The Ocoee Massacre-A Tragic Day in Florida History

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Description of the History of the Ocoee African Methodist Episcopal Church-Image from Florida Memory

In Emancipation Betrayed: The Hidden History of Black Organizing and White Violence in Florida from Reconstruction to the Bloody Election of 1920, Paul Ortiz concludes “American history has completely erased the martyrs of 1920” (Oritz 229). Who are these martyrs and why were they forgotten? In this post, we’ll explore the aftermath of what is now known as the Ocoee Massacre by viewing responses from white Florida newspapers found in the Chronicling America collection to remind people of the consequences of racism in the not-so-distant past.

November 2, 1920 marked two important cultural moments; the first Presidential election in which (white) women were able to vote nation-wide and the culmination of the “Florida movement” among African Americans in the state. This voter registration movement began “January 19, 1919-Emancipation Day-“ and sought to mobilize thousands of African American voters. They intended to resist the entrenched Democratic Party’s control of the state as well as challenge “the fundamental elements of racial oppression: poverty wages, debt peonage, failing schools, racial violence, and corrupt law enforcement” (Ortiz 172 & 205). In the months and weeks leading up to the election, white Floridians sought to intimidate African Americans by holding Ku Klux Klan rallies and parades. While The Ocala evening star referred to the Klan’s activities as “incendiary foolishness,” The Daytona daily news reported on Election Day that their “demonstration” proved that the Klan “is in touch with local affairs” and lambasted another local paper for their “efforts” to “belittle the organization.”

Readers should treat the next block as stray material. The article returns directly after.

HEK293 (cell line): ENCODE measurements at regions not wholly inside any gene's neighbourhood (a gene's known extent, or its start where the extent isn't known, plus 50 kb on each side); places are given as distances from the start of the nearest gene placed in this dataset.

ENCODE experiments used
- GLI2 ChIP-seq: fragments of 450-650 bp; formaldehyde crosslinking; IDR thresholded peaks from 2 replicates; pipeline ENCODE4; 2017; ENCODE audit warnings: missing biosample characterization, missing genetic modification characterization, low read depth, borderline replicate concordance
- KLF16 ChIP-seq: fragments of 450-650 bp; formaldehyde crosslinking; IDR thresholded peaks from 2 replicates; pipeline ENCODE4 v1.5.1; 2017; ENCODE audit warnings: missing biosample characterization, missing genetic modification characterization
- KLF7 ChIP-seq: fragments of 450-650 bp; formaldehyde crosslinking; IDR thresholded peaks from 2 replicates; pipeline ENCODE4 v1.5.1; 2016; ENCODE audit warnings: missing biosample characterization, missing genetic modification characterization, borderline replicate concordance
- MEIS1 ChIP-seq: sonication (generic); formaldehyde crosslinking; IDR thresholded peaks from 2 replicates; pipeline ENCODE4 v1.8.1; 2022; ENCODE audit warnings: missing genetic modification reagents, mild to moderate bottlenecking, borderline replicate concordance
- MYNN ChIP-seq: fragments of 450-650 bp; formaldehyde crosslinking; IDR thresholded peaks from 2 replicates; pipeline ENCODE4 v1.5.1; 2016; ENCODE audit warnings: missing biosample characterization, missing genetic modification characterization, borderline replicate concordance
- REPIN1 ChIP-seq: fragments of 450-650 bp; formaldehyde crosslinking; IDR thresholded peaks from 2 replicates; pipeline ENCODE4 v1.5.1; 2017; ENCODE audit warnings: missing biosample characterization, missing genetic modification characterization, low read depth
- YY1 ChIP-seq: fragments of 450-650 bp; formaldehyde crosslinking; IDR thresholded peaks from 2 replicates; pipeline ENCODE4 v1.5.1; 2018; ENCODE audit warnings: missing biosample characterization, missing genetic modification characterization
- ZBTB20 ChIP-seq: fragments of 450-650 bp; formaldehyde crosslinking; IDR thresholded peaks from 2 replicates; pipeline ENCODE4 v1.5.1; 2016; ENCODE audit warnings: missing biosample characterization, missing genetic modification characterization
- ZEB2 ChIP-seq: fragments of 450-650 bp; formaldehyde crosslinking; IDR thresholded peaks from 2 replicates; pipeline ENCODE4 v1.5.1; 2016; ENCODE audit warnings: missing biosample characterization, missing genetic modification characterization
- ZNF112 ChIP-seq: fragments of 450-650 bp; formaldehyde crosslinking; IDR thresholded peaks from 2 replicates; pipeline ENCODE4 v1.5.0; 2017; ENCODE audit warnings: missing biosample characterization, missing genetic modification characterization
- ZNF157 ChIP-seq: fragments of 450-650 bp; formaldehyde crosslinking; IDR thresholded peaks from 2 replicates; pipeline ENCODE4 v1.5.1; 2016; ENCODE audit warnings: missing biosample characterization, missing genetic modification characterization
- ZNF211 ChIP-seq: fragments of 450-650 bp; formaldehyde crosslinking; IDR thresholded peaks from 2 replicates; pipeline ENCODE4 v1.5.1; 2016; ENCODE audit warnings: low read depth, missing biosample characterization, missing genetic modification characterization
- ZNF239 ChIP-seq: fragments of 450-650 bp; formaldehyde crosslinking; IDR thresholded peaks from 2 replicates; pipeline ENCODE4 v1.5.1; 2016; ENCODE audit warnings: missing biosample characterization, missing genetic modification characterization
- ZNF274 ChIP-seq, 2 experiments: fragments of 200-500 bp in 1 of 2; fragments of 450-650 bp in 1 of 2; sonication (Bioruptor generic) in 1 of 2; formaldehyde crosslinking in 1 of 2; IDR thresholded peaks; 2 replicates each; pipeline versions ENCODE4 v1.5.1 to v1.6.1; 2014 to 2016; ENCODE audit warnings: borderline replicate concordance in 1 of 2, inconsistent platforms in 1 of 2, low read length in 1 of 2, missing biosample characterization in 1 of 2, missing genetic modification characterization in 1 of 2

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The Daytona daily news-November 2, 1920